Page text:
Introduction: A midwifery-led, group antenatal care service, ‘Expecting and Connecting’, was established in 2013 at the Sunshine Coast on the campus of the local University, in collaboration with the local health service. Based on the Centering Pregnancy model, the service incorporates antenatal health care, education and peer-to-peer support delivered via group facilitation. A key aspect of the service is the integration of midwifery students and midwifery academics as part of the team providing care, specifically in the context of the continuity of care clinical experience requirements of their midwifery education. Methods: A two-phase mixed methods study design was undertaken to evaluate the program. Qualitative data were collected from students, midwives and mothers engaged with the service regarding their experience and perceptions of ‘Expecting and Connecting’. The second phase (ongoing case-control study) examines clinical outcomes between ‘Expecting and Connecting’ and standard hospital care, specifically caesarean section, preterm and low birth weight, pain relief used in labour, mode of birth and breastfeeding exclusivity and duration. Results: Preliminary qualitative findings are overwhelmingly positive with all participants agreeing on the value of the service and a desire for it to continue and expand. Emergent themes around expansion of role, women centred care and student learning align with other literature in this area. Quantitative analysis of a matched cohort set (case-control study) will also be presented examining health outcomes. Conclusions: The implications of these findings for policy makers are that community based group antenatal care is both desired and achievable. It also provides important insight into the student learning experience within this context, specifically in the domain of the continuity of care requirements for their midwifery degree.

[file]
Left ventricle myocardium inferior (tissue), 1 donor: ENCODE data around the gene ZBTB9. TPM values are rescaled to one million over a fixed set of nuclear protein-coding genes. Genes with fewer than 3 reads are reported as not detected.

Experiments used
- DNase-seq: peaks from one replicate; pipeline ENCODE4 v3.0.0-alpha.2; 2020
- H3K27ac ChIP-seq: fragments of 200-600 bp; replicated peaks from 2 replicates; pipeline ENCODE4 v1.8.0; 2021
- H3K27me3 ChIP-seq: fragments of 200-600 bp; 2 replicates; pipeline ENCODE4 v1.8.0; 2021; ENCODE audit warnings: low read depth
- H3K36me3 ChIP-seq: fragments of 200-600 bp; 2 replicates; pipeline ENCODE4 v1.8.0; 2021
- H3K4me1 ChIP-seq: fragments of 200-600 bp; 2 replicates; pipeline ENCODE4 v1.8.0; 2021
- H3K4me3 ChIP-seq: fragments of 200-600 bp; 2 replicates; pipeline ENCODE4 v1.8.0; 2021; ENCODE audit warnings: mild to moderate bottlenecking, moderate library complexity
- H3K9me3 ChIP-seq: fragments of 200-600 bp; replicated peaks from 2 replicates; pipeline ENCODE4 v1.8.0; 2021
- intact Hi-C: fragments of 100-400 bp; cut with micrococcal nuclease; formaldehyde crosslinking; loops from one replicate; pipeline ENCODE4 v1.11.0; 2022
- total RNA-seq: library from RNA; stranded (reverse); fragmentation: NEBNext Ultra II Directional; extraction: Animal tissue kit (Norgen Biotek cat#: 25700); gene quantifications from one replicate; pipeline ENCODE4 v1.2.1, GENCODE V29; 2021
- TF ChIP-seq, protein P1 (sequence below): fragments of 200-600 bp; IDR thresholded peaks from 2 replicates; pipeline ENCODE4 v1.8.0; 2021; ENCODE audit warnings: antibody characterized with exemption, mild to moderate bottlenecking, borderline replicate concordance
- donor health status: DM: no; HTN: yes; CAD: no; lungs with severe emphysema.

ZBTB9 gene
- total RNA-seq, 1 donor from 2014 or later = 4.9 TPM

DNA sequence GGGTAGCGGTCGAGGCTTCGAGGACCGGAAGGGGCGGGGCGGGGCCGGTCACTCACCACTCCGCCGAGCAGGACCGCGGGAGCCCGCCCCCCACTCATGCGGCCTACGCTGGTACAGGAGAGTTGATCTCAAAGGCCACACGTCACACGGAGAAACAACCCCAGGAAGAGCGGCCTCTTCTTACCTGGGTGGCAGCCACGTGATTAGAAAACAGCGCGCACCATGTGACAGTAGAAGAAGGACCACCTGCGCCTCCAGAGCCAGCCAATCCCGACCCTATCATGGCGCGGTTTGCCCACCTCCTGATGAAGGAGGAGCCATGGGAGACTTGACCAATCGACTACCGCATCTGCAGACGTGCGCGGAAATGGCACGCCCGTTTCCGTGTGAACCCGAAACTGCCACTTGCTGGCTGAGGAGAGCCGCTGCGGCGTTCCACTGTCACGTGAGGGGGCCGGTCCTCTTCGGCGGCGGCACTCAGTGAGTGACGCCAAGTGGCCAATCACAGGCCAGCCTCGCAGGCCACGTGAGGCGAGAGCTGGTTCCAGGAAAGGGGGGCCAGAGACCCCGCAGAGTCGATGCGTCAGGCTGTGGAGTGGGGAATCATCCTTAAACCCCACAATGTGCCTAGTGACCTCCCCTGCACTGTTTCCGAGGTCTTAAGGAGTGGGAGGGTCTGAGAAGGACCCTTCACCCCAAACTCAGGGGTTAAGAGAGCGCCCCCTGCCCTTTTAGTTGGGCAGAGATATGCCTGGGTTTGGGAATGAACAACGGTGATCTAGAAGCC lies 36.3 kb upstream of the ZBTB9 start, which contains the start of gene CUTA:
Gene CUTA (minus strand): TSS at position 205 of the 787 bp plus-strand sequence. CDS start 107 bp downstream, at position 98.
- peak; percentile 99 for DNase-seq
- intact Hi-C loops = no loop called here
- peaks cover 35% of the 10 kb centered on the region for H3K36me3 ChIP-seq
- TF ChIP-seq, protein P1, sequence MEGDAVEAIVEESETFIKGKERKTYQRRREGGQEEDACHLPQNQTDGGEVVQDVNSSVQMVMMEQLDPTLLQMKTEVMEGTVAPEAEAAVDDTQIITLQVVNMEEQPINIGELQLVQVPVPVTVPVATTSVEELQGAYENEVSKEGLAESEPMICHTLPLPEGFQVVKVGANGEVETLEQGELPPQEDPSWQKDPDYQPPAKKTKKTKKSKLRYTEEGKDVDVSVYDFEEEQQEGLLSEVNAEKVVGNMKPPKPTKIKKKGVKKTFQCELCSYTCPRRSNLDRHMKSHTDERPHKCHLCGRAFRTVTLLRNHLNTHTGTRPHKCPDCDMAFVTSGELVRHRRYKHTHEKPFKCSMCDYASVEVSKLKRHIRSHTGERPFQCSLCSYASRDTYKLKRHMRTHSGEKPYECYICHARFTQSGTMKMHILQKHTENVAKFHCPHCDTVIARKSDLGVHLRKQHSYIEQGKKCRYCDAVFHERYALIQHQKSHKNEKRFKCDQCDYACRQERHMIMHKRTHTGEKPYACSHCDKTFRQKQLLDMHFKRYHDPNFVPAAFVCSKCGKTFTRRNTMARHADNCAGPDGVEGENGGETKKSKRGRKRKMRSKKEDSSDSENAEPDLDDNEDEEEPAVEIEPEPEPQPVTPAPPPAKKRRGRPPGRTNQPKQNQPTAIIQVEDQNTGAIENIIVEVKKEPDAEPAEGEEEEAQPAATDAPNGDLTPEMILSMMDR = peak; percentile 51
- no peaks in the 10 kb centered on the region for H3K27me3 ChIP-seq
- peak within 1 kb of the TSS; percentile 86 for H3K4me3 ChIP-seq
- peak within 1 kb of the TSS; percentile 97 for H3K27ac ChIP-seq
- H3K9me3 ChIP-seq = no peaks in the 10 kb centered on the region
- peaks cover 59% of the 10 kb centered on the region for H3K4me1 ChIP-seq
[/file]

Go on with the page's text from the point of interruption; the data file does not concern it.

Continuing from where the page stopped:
19th Australian College of Midwives (ACM) Biennial Conference: Super Midwives - Making a Difference, Gold Coast, Australia 5-8 October 2015
Women and Birth / Vol. 28, No. Supplement 1, pp.S11